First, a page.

My work is a reminder to myself of the things I need to work on in myself — all about positive, love, equality, and how we’re all the same.” ~ Greg Beaucham

It’s not easy making something and putting [it] out there, but that’s a step in getting over your own judgment of yourself, because that’s what prevents us from being creative and from living a full and honest life.” ~ Greg Beaucham

Beauchamp’s beautiful black-and-white prints capture simple but profound sentiments of kindness and optimism. They are created using a xylene transfer process — essentially, a screenprint without the screen — and the artwork is painstakingly hand-transferred inch by inch over an hour.

Beauchamp’s work is part Live Now, part Everything Is Going To Be OK, part something else entirely — and altogether a potent smile-inducer for your soul.

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The Influencing Machine: A Brief Visual History of the Media

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What a statue of Saddam has to do with cognitive bias, or how to think critically about improving information.

One of the coolest and most charming book releases of this year, The Influencing Machine is a graphic novel about the media, its history, and its many maladies — think The Information meets The Medium is the Massage meets Everything Explained Through Flowcharts. Written by Brooke Gladstone, longtime host of NPR’s excellent On the Media, and illustrated by cartoonist Josh Neufeld, The Influencing Machine takes a refreshingly alternative approach to the age-old issue of why we disparage and distrust the news. And as the book quickly makes clear, it has always been thus.

Tracing the origins of modern journalism back about 2,000 years to the Mayans — “publicists” generating “some primordial P.R.” — Gladstone and Neufeld walk through our journalistic roots in the cultures of ancient Rome, Britain, and Revolutionary and early America. With this as background, the book then dives into our contemporary media condition, tracing how we got from Caesar’s Acta Diurna to CNN’s Anderson Cooper.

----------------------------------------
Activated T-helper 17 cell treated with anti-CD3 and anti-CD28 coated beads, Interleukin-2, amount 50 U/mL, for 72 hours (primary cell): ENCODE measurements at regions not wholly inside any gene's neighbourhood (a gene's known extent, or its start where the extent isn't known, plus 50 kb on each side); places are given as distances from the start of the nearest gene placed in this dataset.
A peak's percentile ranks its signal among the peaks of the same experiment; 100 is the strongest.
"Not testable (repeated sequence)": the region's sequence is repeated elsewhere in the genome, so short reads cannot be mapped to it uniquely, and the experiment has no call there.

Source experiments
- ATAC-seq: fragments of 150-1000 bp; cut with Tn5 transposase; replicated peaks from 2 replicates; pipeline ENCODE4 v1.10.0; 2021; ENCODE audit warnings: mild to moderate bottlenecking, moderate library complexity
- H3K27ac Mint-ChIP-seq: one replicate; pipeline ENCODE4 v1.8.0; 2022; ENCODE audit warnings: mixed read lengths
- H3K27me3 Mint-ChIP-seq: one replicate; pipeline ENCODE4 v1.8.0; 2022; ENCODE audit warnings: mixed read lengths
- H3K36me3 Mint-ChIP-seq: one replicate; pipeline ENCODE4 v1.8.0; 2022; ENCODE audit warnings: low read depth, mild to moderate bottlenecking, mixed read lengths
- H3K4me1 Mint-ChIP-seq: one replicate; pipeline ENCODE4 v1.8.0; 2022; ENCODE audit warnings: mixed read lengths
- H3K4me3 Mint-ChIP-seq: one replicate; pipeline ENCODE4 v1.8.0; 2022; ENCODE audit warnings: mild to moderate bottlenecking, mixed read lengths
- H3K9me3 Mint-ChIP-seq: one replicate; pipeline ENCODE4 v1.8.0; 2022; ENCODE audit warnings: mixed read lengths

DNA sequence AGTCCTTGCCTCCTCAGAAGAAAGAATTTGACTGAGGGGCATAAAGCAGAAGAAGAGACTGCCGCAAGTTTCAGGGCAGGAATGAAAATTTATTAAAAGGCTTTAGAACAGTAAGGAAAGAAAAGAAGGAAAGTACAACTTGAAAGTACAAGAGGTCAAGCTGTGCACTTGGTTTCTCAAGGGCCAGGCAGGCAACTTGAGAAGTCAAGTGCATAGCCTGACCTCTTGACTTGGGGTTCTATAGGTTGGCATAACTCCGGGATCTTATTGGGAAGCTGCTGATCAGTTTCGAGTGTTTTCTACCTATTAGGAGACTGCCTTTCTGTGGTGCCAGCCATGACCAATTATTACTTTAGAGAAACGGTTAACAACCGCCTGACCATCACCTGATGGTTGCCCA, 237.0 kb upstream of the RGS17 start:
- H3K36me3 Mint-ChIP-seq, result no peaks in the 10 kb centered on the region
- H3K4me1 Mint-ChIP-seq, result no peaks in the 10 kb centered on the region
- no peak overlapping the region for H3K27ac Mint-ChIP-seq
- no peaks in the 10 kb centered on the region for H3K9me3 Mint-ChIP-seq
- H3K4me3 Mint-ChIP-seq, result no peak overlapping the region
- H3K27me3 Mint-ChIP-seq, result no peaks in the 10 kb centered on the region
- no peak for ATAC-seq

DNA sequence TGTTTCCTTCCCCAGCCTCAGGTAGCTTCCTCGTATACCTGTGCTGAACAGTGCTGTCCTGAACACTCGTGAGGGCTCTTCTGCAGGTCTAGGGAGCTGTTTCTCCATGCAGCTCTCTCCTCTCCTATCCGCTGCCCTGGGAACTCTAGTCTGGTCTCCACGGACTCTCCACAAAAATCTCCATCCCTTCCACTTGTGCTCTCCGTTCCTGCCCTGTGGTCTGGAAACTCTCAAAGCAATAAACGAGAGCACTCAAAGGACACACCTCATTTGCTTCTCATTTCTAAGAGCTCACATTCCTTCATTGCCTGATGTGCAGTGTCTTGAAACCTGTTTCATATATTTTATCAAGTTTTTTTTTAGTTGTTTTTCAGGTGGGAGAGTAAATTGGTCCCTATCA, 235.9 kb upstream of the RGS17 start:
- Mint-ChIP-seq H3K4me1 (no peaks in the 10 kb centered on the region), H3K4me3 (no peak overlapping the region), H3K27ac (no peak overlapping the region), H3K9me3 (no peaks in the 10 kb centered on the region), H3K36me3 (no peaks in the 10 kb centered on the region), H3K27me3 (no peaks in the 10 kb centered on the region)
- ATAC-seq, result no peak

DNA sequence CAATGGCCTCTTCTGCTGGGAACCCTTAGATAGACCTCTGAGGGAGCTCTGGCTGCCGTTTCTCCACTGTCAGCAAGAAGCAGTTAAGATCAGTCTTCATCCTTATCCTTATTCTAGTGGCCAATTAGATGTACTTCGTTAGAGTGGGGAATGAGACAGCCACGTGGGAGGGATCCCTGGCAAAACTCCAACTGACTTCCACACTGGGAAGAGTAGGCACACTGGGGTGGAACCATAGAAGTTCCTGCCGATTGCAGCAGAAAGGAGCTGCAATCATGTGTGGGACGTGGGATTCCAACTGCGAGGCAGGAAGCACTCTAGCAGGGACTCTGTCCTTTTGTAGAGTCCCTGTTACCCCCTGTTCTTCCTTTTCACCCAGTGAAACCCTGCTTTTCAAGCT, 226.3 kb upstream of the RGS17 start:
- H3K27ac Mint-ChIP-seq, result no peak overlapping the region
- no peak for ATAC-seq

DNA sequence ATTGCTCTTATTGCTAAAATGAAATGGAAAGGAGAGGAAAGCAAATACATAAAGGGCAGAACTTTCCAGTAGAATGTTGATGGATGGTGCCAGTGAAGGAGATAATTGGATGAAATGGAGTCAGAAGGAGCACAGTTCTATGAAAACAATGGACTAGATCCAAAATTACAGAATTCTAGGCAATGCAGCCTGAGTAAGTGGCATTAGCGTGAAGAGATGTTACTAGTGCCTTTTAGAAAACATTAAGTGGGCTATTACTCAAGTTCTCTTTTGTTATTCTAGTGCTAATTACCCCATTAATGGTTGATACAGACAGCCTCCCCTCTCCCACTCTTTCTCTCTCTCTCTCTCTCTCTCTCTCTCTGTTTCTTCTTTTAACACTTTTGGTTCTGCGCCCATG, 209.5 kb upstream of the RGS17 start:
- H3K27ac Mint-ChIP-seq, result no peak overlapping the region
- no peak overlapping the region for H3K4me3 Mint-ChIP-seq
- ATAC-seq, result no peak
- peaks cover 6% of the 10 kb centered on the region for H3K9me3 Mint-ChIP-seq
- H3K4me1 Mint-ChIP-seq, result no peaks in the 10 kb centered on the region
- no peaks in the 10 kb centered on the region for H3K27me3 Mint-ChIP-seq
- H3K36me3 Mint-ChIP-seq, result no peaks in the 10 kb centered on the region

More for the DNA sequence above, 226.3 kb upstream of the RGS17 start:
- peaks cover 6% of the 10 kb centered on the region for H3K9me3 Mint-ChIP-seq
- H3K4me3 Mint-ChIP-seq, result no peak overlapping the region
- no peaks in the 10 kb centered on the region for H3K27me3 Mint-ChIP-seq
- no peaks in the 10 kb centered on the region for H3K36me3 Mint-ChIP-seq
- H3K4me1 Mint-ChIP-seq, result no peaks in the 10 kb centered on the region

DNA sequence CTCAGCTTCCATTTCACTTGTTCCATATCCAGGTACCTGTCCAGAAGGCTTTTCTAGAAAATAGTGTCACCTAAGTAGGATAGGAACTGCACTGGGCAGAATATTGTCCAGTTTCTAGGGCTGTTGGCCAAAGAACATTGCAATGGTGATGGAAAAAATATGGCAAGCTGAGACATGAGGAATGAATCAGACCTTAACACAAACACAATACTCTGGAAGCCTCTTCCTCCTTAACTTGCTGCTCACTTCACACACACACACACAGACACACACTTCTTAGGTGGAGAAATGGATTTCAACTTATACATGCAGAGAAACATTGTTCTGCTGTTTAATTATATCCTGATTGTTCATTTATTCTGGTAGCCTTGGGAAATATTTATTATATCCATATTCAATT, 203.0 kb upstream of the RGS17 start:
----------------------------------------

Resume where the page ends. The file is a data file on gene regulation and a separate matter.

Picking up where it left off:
Everything we hate about the media today was present at its creation: its corrupt or craven practitioners, its easy manipulation by the powerful, its capacity for propagating lies, its penchant for amplifying rage. Also present was everything we admire — and require — from the media: factual information, penetrating analysis, probing investigation, truth spoking to power. Same as it ever was.”

The Influencing Machine then turns to the timely, framing in pragmatically optimistic terms the impact of the Internet not only on traditional news outlets, but on our minds themselves.

Brain studies suggest that consuming information on the Internet develops different cognitive abilities, so it’s likely we are being rewired now in response to our technology. That process doesn’t stop. It can’t stop. And even the most strident critics of the Internet cannot truly wish for it to stop, considering how far we have come since we grasped that first tool.”

Although edification was a welcome byproduct, we were thoroughly entertained by The Influencing Machine, and know it will find ardent fans among comic collectors, history buffs, and anyone with an interest in how information makes its way from the original source to our brains — and more critically, how we can make it better.

Kirstin Butler is writing an adaptation of Gogol for the Google era called Dead SULs, but when not working spends far, far too much time on Twitter. She currently lives in Cambridge, MA.